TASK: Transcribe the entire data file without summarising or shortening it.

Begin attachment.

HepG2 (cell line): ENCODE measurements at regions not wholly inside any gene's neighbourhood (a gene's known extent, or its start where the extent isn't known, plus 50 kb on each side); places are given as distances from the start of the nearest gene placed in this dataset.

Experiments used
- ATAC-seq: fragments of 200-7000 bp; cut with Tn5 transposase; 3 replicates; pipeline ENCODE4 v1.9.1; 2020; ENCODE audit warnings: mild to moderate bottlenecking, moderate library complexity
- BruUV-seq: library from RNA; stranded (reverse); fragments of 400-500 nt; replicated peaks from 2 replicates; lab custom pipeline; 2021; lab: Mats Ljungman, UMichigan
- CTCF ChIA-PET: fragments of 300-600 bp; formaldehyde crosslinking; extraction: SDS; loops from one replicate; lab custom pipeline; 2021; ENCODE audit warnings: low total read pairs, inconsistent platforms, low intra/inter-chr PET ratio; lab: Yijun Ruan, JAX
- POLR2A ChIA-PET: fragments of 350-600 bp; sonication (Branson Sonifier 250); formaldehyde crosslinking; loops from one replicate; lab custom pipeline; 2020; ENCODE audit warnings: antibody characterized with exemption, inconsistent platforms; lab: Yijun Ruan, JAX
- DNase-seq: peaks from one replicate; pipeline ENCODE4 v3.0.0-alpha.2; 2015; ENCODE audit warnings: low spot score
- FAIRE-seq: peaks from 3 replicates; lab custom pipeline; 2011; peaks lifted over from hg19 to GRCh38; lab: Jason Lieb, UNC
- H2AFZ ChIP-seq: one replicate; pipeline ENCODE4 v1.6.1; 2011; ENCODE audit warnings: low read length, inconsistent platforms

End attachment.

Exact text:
HepG2 (cell line): ENCODE measurements at regions not wholly inside any gene's neighbourhood (a gene's known extent, or its start where the extent isn't known, plus 50 kb on each side); places are given as distances from the start of the nearest gene placed in this dataset.

Experiments used
- ATAC-seq: fragments of 200-7000 bp; cut with Tn5 transposase; 3 replicates; pipeline ENCODE4 v1.9.1; 2020; ENCODE audit warnings: mild to moderate bottlenecking, moderate library complexity
- BruUV-seq: library from RNA; stranded (reverse); fragments of 400-500 nt; replicated peaks from 2 replicates; lab custom pipeline; 2021; lab: Mats Ljungman, UMichigan
- CTCF ChIA-PET: fragments of 300-600 bp; formaldehyde crosslinking; extraction: SDS; loops from one replicate; lab custom pipeline; 2021; ENCODE audit warnings: low total read pairs, inconsistent platforms, low intra/inter-chr PET ratio; lab: Yijun Ruan, JAX
- POLR2A ChIA-PET: fragments of 350-600 bp; sonication (Branson Sonifier 250); formaldehyde crosslinking; loops from one replicate; lab custom pipeline; 2020; ENCODE audit warnings: antibody characterized with exemption, inconsistent platforms; lab: Yijun Ruan, JAX
- DNase-seq: peaks from one replicate; pipeline ENCODE4 v3.0.0-alpha.2; 2015; ENCODE audit warnings: low spot score
- FAIRE-seq: peaks from 3 replicates; lab custom pipeline; 2011; peaks lifted over from hg19 to GRCh38; lab: Jason Lieb, UNC
- H2AFZ ChIP-seq: one replicate; pipeline ENCODE4 v1.6.1; 2011; ENCODE audit warnings: low read length, inconsistent platforms